Parasitology Research

, Volume 106, Issue 2, pp 299–309

Encephalitozoonosis in rabbits

Review

DOI: 10.1007/s00436-009-1679-3

Cite this article as:
Künzel, F. & Joachim, A. Parasitol Res (2010) 106: 299. doi:10.1007/s00436-009-1679-3

Abstract

Encephalitozoon cuniculi is an obligatory intracellular microsporidian parasite that can infect a wide range of mammals, including rodents, rabbits, horses, carnivores and humans, in which the organism is known as an opportunistic pathogen of immunocompromised individuals. Nevertheless, the main host for E. cuniculi is the rabbit and infections usually have a sub-clinical course. However, severe disease is recognised in pet rabbits more frequently within the last years. As the central nervous system, the kidney and the eye are predilection organs for the organism, predominant histopathological alterations comprise granulomatous meningoencephalitis, chronical interstitial nephritis and phacoclastic uveitis. A definitive diagnosis of encephalitozoonosis in vivo is difficult, but it is important for specific treatment and the determination of possible zoonotic risks. This review article covers epidemiology, pathology, pathophysiology, immunology, clinical signs, differential diagnosis, diagnosis and treatment of encephalitozoonosis in rabbits.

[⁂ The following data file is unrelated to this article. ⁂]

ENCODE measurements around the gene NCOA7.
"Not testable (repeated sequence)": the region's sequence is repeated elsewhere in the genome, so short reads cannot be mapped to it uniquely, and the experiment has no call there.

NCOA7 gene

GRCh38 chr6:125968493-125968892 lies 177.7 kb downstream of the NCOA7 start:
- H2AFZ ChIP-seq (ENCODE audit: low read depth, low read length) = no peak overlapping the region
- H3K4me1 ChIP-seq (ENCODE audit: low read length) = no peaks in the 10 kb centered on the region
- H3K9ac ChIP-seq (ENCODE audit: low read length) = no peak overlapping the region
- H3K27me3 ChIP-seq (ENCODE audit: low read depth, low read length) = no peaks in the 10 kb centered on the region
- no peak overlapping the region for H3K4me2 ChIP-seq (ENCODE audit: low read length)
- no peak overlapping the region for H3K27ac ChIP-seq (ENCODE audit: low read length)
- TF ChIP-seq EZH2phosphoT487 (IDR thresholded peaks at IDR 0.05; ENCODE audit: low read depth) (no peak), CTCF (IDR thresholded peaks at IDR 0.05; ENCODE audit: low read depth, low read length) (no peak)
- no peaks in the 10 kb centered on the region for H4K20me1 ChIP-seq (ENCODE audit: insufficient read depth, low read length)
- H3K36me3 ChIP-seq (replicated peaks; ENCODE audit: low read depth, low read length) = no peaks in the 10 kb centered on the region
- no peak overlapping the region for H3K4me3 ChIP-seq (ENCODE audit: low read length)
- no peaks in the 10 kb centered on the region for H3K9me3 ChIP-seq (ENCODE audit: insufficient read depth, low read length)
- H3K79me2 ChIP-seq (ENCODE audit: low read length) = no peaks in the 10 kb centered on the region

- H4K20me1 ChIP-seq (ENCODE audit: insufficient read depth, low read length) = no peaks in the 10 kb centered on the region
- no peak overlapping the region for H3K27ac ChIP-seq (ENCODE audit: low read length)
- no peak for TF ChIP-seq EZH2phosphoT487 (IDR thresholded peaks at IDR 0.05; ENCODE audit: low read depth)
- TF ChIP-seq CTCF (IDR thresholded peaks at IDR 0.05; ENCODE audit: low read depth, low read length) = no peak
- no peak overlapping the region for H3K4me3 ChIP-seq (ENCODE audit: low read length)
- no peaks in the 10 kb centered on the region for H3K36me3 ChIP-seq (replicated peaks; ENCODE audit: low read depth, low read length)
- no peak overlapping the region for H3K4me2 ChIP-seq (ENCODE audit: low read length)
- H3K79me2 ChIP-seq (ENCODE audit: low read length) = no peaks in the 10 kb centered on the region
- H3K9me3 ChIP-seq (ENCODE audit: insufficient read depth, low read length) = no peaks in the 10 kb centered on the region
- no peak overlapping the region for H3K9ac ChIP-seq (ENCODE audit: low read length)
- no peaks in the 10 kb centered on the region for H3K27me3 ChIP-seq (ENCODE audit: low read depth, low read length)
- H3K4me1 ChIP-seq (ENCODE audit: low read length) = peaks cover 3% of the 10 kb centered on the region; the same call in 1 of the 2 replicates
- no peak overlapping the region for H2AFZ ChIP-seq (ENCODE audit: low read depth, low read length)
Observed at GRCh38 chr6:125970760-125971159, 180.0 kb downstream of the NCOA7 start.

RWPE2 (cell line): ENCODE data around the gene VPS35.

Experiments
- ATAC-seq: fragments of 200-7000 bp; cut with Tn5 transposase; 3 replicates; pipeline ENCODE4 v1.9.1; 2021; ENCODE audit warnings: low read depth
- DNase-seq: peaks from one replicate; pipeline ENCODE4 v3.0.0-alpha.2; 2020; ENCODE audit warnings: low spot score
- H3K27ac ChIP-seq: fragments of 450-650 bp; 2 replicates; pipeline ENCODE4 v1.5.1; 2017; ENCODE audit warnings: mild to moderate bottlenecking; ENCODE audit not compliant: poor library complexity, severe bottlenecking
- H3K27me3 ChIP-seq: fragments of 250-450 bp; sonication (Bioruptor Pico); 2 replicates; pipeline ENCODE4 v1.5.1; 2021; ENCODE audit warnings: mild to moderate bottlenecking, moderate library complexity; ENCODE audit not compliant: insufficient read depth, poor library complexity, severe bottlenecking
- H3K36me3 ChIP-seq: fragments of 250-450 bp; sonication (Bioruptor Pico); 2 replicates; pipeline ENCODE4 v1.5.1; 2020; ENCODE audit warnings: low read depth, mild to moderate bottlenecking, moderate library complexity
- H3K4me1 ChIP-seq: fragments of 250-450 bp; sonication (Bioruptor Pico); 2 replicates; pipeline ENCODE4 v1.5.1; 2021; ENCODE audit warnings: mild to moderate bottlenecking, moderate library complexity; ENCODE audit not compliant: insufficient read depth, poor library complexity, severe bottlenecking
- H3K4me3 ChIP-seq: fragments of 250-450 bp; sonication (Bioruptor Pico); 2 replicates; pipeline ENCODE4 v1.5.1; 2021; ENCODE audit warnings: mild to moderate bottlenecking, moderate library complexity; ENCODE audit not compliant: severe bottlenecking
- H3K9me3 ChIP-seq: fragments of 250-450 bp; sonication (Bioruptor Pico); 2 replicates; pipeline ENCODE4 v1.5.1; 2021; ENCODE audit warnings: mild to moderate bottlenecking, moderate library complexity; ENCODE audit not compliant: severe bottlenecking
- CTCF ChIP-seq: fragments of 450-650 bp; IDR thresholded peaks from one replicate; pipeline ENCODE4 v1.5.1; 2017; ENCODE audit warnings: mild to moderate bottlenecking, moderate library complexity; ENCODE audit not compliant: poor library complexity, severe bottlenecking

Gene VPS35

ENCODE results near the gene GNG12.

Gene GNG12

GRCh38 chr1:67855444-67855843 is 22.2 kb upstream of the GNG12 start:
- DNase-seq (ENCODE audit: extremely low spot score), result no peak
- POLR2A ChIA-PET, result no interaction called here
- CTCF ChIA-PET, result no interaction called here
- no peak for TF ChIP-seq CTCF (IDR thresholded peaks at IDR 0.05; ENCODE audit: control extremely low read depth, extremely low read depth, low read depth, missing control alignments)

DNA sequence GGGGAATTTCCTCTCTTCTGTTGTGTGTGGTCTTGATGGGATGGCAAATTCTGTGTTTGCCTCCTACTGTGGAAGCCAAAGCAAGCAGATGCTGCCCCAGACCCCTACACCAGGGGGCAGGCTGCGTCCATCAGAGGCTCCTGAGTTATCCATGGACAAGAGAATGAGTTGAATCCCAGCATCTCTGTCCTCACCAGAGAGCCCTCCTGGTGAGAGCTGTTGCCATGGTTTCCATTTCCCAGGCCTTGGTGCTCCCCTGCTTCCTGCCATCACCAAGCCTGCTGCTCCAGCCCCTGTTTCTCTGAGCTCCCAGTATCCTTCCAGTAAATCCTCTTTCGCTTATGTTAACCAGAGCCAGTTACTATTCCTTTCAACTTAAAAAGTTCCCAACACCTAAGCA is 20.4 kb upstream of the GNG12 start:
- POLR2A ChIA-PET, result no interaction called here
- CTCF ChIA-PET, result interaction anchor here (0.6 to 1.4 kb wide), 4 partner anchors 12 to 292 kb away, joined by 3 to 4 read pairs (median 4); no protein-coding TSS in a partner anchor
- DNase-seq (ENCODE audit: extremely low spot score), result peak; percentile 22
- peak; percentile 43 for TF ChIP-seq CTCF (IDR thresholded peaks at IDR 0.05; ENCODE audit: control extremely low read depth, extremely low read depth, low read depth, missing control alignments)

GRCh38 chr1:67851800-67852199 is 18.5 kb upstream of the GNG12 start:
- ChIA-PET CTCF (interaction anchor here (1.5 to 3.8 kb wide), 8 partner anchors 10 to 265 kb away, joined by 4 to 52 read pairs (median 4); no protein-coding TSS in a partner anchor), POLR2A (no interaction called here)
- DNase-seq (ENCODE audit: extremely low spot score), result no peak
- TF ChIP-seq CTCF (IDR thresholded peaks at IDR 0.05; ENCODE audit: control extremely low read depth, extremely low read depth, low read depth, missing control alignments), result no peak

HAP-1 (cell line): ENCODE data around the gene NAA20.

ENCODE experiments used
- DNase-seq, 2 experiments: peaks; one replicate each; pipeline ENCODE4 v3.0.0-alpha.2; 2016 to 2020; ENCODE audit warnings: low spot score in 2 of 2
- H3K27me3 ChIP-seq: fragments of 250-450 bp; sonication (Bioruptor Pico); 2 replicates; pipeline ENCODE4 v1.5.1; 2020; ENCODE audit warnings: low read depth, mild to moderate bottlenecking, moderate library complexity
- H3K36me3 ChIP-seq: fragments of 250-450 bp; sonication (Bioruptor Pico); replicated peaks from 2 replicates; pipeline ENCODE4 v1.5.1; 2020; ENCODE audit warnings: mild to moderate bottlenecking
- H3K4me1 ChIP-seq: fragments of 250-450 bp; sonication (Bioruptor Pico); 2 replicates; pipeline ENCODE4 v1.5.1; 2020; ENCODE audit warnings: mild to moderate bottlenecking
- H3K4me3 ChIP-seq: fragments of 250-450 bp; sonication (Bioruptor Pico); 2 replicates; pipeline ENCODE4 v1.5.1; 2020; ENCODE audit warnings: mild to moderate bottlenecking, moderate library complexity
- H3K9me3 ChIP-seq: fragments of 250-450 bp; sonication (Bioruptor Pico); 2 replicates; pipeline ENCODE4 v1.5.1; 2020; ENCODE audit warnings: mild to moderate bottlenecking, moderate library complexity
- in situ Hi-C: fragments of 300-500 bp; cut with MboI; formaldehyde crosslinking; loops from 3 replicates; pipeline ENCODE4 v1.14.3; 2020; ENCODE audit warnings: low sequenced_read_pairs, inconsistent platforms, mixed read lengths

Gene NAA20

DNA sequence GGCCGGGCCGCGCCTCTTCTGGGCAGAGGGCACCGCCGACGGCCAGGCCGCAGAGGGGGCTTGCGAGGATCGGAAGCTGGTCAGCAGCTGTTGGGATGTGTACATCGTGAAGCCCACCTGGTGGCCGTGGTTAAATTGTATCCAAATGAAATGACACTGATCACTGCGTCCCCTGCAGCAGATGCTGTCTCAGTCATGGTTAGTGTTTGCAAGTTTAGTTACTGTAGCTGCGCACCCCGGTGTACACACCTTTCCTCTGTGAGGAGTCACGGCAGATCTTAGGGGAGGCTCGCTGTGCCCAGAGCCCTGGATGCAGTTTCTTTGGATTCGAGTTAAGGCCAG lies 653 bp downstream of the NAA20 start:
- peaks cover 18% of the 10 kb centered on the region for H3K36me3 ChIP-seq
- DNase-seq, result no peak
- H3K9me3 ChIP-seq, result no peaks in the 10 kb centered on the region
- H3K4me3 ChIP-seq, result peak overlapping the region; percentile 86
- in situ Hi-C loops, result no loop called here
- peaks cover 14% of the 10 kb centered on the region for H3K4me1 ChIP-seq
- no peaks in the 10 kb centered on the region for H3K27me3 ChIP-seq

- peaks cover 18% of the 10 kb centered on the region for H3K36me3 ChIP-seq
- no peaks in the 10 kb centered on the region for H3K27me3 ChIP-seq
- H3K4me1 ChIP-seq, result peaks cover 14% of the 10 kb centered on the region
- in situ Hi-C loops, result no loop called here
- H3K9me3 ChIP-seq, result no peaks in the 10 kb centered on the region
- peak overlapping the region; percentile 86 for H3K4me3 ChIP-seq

Copyright information

© Springer-Verlag 2009

Authors and Affiliations

  1. 1.Clinical Department of Small Animals and Horses, Clinic of Internal Medicine and Infectious DiseasesUniversity of Veterinary Medicine ViennaViennaAustria
  2. 2.Department of Pathobiology, Institute of Parasitology and ZoologyUniversity of Veterinary Medicine ViennaViennaAustria